Treaty of Guarantee (proposed)

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The Treaty of Guarantee was an agreement in which the United Kingdom and the United States guaranteed the French border against future German aggression. It came out of a proposal by British Prime Minister David Lloyd George at the Paris Peace Conference in 1919, after World War I, as a compromise to French Marshal Ferdinand Foch's insistence for the French-German border to be pushed back to the Rhine. Foch felt that the new border would prevent another German invasion into France. (France had been invaded from across the Rhine five times within a century: in 1814, 1815, 1870, 1914 and 1918.)[1]

Origins at Versailles[edit]

Along with Foch, French Prime Minister Georges Clemenceau had demanded for Germany's western border to be fixed at the Rhine. Clemenceau relented when the Treaty of Guarantee was proposed, but Foch insisted that the French occupation of the Rhineland was crucial to halt future German aggression.[2]

Lloyd George's proposal and Foch's protest[edit]

Lloyd George suggested a compromise. If France relinquished its claims on the Rhine, the United Kingdom and the United States would guarantee the French border against future German aggression. Wilson agreed and treaties to that effect were drawn up. Foch had stated:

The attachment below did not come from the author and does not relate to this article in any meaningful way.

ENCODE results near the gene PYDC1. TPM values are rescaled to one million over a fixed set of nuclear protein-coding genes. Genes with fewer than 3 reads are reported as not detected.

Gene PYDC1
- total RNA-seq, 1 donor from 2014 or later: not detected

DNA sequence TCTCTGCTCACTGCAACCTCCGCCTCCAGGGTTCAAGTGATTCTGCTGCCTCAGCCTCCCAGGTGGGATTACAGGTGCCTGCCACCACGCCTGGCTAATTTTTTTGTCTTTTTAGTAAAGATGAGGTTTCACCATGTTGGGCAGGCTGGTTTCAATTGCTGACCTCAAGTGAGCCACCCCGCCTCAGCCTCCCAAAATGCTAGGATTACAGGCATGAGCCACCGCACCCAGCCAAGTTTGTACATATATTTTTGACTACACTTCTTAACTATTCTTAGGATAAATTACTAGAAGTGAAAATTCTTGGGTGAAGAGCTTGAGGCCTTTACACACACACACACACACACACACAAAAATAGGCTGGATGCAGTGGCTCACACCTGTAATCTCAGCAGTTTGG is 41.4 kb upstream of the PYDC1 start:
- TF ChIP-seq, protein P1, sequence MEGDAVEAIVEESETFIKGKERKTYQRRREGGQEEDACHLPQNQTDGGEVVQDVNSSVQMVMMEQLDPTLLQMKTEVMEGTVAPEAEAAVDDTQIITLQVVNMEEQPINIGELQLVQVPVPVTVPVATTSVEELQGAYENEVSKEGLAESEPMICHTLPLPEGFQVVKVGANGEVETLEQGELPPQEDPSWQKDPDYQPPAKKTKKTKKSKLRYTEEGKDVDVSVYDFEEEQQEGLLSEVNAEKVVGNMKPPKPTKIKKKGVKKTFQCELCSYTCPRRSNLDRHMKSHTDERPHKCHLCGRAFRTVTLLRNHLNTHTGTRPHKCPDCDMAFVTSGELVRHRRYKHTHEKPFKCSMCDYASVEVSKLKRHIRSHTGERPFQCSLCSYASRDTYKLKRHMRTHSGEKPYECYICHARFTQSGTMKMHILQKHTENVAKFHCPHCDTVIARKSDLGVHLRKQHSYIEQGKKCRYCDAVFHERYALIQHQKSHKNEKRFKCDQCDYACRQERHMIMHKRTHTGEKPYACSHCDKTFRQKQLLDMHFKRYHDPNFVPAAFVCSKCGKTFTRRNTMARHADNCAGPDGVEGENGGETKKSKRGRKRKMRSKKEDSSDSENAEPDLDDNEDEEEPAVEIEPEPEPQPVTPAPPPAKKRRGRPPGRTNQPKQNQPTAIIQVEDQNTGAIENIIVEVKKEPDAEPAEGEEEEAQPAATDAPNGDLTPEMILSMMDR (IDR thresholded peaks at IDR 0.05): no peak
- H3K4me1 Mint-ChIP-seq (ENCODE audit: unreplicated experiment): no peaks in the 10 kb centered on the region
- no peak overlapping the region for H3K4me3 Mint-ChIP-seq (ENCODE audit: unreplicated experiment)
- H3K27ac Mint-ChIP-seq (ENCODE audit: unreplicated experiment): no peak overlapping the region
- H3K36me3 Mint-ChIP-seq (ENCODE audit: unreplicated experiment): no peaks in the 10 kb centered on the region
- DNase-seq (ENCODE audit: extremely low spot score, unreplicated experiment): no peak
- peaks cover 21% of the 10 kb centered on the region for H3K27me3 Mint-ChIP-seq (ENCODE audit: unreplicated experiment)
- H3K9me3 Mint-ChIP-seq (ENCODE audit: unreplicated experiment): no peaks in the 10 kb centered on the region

"If we do not hold the Rhine permanently there is no neutralization, no disarmament, no written clause of any nature, which can prevent Germany from breaking out across it and gaining the upper hand. No aid could arrive in time from England or America to save France from complete defeat".[1]

Rejection[edit]

In return for abandoning the Rhine, Clemenceau accepted solemn guarantees of his country's frontier from his two great allies. Both houses of the British Parliament approved the Treaty of Guarantee in July 1919 under the condition of its ratification by the United States. However, the US Senate refused to approve either it or the Treaty of Versailles, which nullified the British assent.

Clemenceau had been promised that aid in return for giving up the security of the Rhine that his generals had demanded.[2] It was believed that Germany would not have invaded France if it known by Germans that to the British and the Americans would oppose the invasion by military force.[3]

The rejection made Clemenceau unpopular and so ended his political career.

References[edit]

Notes[edit]

  1. ^ a b Shirer p145
  2. ^ a b Shirer p146
  3. ^ Shirer p146